U.S. introduces program to certify more organic farmers


In response to the growing demand for organic food, the U.S. Department of Agriculture recently created a program that makes it easier for farmers to sell organic goods. 

The number of organic food operations increased 12 percent last year, continuing a trend of significant growth, according to the USDA. Their latest report said there are now 21,781 total certified organic food operations in the country and even more worldwide. 

The USDA National Organic Program defines organic as “… produced by farmers who emphasize the use of renewable resources and the conservation of soil and water to enhance environmental quality for future generations.”

The new program by the USDA allows farmers to market their food as organic during the transitional process of converting their soil to organic. This is a 3–4 year process that ensures naturally fertile soil is free of unnatural chemicals like pesticides. 

According to the Organic Trade Association website, this program will enable farmers to sell organic food at higher prices in order to make up for the costly process of becoming organically certified. The program aims to make this process less expensive and time-consuming for farmers and in turn “lead to better success rates and higher performance of transitioned operations,” said the Organic Trade Association website.

The program will only award transitional certificates to farmers that are at least a year into the process of converting their soil to organic. 

Benjamin Till, a farmer from Rockne, Texas, who farms both organic and non-organic foods, said any crop can be made organic, but it takes lots of time and manpower to do so. 

“People will grow on ground previously sprayed with herbicides and think they’re growing organic, but they’re not. The soil testing is why (the process of transitioning) takes so long,” Till said.

The USDA told The Balance that obtaining a first-time certification costs from $700–1,200 per operation. Additionally, farmers are expected to educate themselves on new organic techniques, put more time into their crops and often grow at smaller scales. UT’s Microfarm, a small-scale uncertified organic farm, faces its own challenges maintaining organic practices. 

“The UT Microfarm isn’t a certified organic farm because that takes a lot of time and money but it continues to promote the organic movement,” said James Collins, Campus Environmental Center co-ambassador and prior Microfarm leader. “(In organic farming) there’s a degree of re-education and an experience curve … you have to do your research to find solutions.”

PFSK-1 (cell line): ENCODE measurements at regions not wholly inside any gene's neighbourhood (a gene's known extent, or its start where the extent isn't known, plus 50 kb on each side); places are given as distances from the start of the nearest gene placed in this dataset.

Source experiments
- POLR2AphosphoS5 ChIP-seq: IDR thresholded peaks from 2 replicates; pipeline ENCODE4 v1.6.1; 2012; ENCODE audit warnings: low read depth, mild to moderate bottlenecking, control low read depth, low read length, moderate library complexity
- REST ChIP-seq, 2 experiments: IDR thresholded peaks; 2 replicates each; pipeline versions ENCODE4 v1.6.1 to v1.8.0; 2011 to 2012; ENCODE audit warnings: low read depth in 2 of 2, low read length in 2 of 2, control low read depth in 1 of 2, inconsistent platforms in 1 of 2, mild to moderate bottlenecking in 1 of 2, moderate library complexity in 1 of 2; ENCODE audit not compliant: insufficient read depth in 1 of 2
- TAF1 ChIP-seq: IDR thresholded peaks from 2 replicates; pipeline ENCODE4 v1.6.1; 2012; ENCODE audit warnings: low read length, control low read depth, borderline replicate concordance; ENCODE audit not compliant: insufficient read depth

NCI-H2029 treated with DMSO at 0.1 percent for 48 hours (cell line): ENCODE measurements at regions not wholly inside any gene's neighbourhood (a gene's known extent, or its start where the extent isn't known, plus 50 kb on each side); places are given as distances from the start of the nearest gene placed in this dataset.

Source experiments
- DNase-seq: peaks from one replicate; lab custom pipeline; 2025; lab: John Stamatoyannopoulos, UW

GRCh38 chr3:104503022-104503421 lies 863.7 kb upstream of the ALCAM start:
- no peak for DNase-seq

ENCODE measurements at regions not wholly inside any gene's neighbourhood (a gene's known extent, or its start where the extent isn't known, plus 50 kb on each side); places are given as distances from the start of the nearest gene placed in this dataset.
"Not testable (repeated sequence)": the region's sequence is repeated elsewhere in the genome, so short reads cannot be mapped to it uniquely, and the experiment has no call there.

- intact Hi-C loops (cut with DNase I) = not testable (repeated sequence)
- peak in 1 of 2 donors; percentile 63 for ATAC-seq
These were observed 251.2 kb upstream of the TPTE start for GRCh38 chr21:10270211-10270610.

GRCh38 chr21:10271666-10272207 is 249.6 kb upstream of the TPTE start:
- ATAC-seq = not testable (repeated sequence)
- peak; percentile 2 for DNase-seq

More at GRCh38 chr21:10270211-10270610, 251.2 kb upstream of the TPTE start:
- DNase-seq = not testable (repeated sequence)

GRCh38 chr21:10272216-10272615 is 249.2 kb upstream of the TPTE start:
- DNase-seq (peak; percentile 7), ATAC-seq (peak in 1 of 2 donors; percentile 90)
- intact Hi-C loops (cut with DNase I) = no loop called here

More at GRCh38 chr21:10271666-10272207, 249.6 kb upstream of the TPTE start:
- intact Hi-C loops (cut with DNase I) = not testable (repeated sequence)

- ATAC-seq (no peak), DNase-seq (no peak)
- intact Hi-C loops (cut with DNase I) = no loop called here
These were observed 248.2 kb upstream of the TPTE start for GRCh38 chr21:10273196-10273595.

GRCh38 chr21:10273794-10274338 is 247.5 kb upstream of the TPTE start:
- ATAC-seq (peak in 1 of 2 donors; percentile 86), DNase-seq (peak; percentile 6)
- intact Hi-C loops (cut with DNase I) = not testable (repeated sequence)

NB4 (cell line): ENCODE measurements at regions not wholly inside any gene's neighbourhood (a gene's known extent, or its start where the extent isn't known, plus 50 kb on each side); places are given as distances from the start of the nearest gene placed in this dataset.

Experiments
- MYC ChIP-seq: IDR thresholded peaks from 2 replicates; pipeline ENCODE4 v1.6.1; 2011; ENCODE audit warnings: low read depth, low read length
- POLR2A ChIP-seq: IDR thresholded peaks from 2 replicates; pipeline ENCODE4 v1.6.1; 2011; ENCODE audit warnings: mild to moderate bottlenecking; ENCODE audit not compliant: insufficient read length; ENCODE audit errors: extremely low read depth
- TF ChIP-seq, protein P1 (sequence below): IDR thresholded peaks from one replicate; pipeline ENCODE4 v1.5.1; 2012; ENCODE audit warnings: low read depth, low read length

UT nutrition professor Jaimie Davis said she predicts the growing demand for organic food is due to increased awareness of the food-making process, not because of the possible nutritional benefit of organic foods. She said there is no proven link between organic foods and increased nutrition. 

“There is also a lot more attention put on food sources and allergens, and people in general want to know more about the food (and) beverages that they are ingesting.” Davis said. “If you can afford it, then I would recommend buying organic food.”

Nate Lewis, Farm policy director for the Organic Trade Association, told the Duluth News Tribune that grain and wheat farmers will benefit most from the program because they work in a sector of organic farming in which demand is greater than supply. The increase in demand for grains results from the need to feed livestock and make organic bread products.

The OTA reported that their next steps include discussing labeling of “transitional foods” with the food industry. “Transitional foods” are those grown under the transitional period of becoming organic. 

“I think the organic market is going to continue to grow, especially in Austin over time if the economy starts to come back,” Till said. “You got those people near Hippy Hollow … all over really … that don’t want genetically modified crops and pesticides in their food. It’s a movement.”